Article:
I tell you what I think. These young people who will be recognized as artists, they will not be among those who will come out the best artists. The best will be those who will have been forgotten because they are not formed to what one wants them to be. Those who will work with their soul and the desire to express themselves and it is these who will come out the best painters.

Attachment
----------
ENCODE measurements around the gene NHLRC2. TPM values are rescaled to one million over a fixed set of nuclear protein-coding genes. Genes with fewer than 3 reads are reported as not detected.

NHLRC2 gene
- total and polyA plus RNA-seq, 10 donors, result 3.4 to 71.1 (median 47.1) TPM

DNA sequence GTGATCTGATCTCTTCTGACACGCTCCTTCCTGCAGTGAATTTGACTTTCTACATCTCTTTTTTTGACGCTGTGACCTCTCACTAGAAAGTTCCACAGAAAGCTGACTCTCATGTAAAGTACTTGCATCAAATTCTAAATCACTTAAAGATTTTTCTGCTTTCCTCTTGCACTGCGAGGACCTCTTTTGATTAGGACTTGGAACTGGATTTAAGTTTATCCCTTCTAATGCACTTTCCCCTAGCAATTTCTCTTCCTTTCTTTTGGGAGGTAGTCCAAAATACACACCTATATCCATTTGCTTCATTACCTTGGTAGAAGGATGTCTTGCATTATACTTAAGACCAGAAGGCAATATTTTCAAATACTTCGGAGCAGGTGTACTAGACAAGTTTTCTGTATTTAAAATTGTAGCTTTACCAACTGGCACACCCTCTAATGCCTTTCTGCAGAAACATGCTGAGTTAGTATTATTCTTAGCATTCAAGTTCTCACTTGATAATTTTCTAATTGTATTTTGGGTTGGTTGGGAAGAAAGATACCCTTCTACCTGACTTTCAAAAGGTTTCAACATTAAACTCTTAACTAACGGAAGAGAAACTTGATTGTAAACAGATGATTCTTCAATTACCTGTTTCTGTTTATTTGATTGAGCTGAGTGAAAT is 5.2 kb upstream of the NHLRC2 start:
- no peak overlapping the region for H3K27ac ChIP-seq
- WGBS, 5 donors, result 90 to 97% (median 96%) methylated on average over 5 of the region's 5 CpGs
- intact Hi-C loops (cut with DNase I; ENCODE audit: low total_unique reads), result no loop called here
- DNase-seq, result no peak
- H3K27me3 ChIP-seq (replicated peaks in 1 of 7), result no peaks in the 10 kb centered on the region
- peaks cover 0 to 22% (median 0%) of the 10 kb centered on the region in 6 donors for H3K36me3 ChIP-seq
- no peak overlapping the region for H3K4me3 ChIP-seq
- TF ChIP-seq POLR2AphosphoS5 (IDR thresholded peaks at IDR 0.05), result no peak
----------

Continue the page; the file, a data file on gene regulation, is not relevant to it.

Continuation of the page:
JS: It seems to me that the more painters there are the better it is. First of all it creates more of an understanding of art among the people. It serves an educational purpose that way. Secondly the more painters there are the more probable it is that there will be more better painters. You can surely get more good apples from an orchard of apple trees than from one tree. If we get only ten good artists, out of 10,000, it’s still better than having one good painter in a thousand. In the United States during the depression, the government created a federal arts program which gave employment to many artists and in addition many art schools for beginners were opened. It proved a tremendous impetus to American painting. Many of our good painters today got their start then. And in mural painting for instance, many public buildings had murals painted in them. Although many were bad it did gain my country the beginning of a tradition in mural painting. Why should an artist have to starve? Why should I be like a rag-picker in society?